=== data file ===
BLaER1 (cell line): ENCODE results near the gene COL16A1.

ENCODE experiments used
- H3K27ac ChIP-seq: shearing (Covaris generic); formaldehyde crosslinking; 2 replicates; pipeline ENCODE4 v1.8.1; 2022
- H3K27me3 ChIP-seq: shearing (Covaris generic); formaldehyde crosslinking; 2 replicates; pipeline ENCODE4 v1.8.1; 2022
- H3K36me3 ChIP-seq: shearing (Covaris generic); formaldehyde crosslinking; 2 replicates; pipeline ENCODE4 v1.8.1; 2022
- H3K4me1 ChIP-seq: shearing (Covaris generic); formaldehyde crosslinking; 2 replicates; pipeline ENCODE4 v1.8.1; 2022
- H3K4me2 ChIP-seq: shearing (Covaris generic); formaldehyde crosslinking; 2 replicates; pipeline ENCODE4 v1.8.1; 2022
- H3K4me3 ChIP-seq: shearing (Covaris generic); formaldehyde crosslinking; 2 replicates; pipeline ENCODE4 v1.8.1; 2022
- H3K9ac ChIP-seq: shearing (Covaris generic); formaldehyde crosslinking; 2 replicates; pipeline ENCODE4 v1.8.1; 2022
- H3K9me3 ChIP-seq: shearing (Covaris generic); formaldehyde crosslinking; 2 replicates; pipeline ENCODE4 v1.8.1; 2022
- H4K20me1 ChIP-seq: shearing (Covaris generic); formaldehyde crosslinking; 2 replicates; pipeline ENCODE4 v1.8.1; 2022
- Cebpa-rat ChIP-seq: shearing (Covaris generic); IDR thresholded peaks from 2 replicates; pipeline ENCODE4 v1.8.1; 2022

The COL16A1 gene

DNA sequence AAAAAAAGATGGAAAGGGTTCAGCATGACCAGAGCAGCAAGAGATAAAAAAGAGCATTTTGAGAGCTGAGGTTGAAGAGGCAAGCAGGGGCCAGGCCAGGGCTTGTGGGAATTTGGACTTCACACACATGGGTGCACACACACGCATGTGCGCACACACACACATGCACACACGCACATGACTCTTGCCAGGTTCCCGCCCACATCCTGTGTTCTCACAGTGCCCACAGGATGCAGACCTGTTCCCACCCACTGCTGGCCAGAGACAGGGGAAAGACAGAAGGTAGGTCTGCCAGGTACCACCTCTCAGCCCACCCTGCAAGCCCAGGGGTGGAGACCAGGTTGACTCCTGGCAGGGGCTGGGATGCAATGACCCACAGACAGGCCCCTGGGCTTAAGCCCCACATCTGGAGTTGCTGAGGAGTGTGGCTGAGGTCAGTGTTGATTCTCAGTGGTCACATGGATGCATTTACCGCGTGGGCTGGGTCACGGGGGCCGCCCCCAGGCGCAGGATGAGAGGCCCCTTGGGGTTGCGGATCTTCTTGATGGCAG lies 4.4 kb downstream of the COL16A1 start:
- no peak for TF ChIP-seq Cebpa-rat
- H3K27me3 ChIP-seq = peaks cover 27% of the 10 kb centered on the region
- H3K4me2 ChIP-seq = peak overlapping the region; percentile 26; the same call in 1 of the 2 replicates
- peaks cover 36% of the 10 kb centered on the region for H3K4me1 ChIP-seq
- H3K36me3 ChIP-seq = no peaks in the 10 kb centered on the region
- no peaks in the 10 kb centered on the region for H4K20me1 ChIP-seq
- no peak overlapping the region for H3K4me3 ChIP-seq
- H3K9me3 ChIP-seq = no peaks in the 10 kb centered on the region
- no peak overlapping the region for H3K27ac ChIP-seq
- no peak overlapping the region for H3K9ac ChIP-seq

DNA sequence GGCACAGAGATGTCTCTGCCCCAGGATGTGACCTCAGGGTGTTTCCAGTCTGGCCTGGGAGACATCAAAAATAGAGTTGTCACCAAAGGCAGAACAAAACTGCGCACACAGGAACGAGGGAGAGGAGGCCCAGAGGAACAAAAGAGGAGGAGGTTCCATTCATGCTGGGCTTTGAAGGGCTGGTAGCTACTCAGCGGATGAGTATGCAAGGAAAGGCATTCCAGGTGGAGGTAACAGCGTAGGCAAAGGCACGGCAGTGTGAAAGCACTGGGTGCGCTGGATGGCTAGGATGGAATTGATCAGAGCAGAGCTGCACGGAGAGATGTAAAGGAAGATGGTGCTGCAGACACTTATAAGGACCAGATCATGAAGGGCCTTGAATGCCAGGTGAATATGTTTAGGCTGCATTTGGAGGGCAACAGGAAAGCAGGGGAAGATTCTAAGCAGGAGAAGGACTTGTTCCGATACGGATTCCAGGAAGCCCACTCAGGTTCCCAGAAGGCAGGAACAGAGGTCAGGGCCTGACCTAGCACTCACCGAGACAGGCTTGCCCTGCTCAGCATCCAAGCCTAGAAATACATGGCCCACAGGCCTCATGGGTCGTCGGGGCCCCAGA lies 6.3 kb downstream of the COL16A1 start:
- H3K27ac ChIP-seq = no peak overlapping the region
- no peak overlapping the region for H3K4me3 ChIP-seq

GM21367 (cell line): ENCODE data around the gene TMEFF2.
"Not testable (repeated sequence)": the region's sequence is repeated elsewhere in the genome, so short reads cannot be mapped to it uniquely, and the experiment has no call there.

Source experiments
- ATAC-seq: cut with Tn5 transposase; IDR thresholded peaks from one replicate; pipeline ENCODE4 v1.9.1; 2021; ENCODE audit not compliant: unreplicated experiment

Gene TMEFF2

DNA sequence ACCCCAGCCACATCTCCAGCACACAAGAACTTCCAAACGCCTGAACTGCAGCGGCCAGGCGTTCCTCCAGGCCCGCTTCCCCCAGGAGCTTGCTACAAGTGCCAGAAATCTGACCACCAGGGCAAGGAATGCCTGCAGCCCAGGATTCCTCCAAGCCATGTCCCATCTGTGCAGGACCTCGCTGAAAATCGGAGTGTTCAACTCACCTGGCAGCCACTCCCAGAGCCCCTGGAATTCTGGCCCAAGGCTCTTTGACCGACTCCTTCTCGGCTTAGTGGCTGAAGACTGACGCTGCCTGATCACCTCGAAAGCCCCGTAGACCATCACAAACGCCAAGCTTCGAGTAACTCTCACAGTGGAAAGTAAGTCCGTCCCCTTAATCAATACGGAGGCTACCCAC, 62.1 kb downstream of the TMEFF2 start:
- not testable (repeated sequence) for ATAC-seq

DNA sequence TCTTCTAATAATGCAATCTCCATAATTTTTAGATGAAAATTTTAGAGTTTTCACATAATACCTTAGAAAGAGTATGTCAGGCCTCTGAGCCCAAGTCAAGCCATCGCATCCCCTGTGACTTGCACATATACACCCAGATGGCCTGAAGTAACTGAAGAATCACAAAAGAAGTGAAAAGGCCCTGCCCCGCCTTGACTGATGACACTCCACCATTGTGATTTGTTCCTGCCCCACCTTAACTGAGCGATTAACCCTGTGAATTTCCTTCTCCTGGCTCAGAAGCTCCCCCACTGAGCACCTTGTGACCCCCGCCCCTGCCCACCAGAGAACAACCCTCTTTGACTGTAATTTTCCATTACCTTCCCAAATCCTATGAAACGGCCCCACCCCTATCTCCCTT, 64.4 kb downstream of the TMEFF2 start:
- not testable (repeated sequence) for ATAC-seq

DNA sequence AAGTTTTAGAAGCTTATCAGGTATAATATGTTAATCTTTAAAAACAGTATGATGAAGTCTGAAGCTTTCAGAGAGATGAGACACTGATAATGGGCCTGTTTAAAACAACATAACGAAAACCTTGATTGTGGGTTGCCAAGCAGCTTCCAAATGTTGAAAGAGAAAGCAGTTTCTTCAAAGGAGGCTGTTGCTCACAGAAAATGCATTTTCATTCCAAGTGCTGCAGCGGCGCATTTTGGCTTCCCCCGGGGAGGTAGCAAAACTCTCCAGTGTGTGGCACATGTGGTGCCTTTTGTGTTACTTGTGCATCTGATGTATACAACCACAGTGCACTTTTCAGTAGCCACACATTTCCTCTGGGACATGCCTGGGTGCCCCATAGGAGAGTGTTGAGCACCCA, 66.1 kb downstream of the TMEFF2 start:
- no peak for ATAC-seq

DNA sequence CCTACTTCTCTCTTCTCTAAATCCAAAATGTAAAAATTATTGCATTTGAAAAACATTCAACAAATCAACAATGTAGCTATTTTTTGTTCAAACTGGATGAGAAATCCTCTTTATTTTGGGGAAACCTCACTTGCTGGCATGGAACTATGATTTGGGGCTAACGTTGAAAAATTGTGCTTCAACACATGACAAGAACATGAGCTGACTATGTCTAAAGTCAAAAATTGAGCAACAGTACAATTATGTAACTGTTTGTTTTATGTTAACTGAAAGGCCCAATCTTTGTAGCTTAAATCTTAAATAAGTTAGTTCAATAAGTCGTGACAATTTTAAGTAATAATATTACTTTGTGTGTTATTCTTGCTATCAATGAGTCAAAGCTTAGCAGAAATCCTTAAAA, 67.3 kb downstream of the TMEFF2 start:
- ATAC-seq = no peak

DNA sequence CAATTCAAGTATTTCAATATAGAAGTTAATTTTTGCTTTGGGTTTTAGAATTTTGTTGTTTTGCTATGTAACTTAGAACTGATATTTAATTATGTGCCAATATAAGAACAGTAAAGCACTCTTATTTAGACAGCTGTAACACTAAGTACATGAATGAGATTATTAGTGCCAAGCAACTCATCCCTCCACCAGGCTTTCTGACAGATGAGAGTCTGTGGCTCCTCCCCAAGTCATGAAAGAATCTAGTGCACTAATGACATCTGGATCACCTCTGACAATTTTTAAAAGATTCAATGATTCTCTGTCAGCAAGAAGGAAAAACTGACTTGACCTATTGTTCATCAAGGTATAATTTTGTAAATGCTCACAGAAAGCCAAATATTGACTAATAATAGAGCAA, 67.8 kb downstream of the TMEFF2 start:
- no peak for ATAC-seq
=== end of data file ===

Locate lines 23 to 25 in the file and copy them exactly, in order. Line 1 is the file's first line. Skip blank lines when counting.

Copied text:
- no peak overlapping the region for H3K27ac ChIP-seq
- no peak overlapping the region for H3K9ac ChIP-seq

DNA sequence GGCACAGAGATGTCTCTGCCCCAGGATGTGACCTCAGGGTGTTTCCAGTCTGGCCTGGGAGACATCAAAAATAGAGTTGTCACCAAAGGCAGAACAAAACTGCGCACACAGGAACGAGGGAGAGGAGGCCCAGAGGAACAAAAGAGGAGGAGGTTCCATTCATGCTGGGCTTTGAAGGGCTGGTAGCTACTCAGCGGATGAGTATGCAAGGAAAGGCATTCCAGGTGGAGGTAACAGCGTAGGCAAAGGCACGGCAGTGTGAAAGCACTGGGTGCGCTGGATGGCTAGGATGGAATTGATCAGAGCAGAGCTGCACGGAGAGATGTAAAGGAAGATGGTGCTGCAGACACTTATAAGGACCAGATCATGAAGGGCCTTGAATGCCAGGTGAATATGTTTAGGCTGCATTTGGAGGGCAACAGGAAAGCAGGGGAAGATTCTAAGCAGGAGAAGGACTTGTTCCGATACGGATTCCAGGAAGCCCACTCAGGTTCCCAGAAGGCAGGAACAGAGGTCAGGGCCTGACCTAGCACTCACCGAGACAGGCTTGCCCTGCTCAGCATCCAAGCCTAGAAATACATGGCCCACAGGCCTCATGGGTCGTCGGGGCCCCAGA lies 6.3 kb downstream of the COL16A1 start: